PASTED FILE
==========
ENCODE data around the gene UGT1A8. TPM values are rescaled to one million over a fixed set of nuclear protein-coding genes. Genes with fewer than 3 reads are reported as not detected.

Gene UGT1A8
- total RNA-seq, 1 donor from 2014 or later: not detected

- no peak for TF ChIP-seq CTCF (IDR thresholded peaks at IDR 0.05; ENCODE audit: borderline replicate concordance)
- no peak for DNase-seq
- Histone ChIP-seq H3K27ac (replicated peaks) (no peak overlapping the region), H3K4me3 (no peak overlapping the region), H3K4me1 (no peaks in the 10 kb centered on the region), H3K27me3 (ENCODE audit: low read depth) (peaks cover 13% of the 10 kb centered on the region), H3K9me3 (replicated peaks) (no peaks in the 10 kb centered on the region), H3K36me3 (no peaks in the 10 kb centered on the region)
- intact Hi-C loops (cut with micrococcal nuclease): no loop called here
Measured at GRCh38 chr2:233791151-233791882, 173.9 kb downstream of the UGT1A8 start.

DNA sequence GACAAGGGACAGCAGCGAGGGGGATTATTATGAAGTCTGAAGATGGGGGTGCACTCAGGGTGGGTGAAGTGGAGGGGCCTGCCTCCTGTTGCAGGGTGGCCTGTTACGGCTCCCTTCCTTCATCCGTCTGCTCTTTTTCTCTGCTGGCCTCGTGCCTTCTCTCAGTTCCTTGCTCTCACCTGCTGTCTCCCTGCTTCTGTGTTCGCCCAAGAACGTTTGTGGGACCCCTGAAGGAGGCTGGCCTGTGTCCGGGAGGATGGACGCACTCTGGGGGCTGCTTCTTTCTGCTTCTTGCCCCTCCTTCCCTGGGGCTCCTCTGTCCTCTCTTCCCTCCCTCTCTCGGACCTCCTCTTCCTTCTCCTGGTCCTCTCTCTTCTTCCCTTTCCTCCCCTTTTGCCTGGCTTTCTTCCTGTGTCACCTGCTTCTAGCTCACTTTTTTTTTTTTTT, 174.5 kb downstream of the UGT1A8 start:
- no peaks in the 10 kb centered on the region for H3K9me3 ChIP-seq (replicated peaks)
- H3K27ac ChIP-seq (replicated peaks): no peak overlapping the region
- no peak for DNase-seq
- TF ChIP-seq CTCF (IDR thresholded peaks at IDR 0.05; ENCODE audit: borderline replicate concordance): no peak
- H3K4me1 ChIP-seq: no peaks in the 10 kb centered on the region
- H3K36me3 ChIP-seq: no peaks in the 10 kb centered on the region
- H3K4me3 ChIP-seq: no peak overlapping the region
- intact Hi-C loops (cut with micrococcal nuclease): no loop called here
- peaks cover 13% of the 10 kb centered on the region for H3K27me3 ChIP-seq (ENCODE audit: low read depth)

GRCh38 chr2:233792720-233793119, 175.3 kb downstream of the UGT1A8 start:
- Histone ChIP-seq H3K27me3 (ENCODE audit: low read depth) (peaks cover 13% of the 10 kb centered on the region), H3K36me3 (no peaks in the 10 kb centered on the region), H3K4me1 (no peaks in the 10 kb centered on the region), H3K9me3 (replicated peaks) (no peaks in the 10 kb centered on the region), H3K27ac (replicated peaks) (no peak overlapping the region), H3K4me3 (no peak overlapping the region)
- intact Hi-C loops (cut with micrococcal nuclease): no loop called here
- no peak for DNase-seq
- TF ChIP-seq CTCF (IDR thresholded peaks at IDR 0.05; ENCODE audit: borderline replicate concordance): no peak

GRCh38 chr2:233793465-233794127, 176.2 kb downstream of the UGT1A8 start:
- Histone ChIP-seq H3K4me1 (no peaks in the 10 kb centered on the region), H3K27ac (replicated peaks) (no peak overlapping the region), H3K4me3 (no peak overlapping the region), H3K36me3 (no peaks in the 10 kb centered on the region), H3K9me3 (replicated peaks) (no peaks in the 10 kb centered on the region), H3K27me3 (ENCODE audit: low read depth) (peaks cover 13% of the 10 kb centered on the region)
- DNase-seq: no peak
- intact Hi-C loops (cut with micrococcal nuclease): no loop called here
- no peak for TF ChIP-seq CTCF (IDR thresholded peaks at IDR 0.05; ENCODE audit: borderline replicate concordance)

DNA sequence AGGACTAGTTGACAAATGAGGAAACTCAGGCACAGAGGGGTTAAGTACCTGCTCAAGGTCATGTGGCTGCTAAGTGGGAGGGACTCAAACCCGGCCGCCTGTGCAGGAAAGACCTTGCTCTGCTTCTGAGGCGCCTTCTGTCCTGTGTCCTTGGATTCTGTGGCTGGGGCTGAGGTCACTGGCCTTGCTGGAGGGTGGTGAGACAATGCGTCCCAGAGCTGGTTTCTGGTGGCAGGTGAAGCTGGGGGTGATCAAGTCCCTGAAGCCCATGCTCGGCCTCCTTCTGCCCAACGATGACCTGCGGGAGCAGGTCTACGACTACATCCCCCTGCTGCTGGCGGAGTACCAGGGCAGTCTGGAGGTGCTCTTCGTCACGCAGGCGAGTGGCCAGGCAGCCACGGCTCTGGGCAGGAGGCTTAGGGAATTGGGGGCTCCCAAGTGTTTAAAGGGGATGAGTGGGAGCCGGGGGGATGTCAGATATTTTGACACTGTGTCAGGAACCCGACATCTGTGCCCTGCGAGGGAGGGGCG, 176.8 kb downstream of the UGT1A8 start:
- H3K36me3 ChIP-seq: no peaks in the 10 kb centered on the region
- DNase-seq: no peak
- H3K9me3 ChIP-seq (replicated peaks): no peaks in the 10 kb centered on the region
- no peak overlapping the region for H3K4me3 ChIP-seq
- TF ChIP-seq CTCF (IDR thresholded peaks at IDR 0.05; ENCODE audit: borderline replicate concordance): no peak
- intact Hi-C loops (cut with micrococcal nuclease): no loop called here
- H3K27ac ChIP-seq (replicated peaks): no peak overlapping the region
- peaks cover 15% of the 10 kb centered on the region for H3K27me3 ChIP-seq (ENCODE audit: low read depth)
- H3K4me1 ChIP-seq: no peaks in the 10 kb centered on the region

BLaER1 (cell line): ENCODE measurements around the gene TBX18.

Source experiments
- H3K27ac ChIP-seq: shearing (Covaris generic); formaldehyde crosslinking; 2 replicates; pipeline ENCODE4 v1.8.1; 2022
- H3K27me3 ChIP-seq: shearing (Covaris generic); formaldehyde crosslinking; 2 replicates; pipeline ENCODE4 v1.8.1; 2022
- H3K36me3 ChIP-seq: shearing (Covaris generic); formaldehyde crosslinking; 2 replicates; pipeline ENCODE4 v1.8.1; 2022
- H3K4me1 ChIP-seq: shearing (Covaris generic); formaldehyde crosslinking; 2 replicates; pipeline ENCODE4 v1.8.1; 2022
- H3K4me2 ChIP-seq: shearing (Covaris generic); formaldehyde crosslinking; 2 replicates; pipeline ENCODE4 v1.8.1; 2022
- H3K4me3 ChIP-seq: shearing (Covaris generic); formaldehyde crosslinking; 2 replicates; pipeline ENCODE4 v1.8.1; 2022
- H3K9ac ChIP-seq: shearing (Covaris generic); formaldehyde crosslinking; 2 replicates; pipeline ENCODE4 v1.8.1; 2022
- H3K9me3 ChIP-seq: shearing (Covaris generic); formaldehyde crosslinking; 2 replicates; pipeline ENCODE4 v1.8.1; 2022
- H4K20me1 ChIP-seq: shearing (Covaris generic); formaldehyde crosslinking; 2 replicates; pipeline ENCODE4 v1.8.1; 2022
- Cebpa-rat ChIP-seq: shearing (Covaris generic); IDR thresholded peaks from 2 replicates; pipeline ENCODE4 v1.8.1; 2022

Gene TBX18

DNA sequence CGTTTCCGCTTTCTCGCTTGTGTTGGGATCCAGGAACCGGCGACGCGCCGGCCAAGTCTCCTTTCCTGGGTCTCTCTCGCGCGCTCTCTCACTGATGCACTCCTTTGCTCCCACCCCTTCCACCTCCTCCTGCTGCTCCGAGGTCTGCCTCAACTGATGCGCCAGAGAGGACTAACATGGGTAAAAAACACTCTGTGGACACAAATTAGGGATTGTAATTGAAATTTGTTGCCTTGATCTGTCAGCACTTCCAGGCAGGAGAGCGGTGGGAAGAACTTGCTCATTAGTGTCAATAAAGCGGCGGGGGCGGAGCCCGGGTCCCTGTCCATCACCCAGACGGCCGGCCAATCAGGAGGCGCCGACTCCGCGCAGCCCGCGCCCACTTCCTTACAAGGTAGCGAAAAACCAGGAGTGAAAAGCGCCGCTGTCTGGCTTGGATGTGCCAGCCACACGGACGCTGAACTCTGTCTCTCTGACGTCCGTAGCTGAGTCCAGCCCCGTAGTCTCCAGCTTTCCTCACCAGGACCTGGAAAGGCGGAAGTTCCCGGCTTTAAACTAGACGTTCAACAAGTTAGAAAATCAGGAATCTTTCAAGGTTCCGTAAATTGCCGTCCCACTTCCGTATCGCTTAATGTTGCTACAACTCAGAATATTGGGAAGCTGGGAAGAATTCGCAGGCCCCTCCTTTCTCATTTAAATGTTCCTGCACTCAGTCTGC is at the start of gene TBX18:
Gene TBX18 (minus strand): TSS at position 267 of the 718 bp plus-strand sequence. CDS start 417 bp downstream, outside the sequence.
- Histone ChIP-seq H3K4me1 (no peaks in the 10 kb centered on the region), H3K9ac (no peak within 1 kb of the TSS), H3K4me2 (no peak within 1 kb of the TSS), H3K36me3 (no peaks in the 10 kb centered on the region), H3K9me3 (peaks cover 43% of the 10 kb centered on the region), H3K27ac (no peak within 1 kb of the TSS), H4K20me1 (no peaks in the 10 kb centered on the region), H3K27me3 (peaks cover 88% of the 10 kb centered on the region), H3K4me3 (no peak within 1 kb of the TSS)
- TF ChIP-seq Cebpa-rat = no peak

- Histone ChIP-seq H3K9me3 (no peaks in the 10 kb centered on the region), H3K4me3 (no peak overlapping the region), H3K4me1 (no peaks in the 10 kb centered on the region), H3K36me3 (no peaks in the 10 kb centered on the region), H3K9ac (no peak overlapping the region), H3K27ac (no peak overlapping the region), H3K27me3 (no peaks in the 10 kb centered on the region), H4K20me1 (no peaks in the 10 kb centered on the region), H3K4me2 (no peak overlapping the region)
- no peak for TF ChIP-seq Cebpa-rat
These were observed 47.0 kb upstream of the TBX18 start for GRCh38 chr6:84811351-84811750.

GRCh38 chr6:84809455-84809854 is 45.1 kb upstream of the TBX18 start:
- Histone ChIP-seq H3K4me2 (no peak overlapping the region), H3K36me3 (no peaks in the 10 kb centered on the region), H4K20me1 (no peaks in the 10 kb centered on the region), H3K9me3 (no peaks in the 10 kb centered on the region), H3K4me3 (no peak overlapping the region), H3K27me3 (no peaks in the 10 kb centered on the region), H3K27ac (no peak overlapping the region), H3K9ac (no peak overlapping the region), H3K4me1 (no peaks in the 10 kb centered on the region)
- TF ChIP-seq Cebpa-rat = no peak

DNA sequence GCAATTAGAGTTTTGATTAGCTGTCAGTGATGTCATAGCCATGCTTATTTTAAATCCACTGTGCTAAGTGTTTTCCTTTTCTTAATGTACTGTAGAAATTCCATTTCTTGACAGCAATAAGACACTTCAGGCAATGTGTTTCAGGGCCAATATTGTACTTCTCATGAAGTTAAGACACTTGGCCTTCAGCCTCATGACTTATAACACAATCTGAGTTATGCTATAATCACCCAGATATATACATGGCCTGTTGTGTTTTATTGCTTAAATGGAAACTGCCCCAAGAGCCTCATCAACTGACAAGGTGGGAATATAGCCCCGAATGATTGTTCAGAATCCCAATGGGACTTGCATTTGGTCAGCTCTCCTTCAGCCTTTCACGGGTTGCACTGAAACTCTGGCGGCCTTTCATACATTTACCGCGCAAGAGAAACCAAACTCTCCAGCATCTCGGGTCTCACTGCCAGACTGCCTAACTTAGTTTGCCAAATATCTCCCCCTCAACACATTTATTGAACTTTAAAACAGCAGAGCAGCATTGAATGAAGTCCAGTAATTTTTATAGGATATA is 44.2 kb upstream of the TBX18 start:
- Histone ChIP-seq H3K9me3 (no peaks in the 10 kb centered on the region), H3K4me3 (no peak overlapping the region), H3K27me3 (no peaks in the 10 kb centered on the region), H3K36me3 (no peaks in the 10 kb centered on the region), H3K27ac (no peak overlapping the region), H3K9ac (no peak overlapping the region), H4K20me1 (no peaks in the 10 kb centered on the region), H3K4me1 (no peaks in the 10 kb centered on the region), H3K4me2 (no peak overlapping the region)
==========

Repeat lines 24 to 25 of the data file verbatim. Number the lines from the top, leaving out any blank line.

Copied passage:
GRCh38 chr2:233793465-233794127, 176.2 kb downstream of the UGT1A8 start:
- Histone ChIP-seq H3K4me1 (no peaks in the 10 kb centered on the region), H3K27ac (replicated peaks) (no peak overlapping the region), H3K4me3 (no peak overlapping the region), H3K36me3 (no peaks in the 10 kb centered on the region), H3K9me3 (replicated peaks) (no peaks in the 10 kb centered on the region), H3K27me3 (ENCODE audit: low read depth) (peaks cover 13% of the 10 kb centered on the region)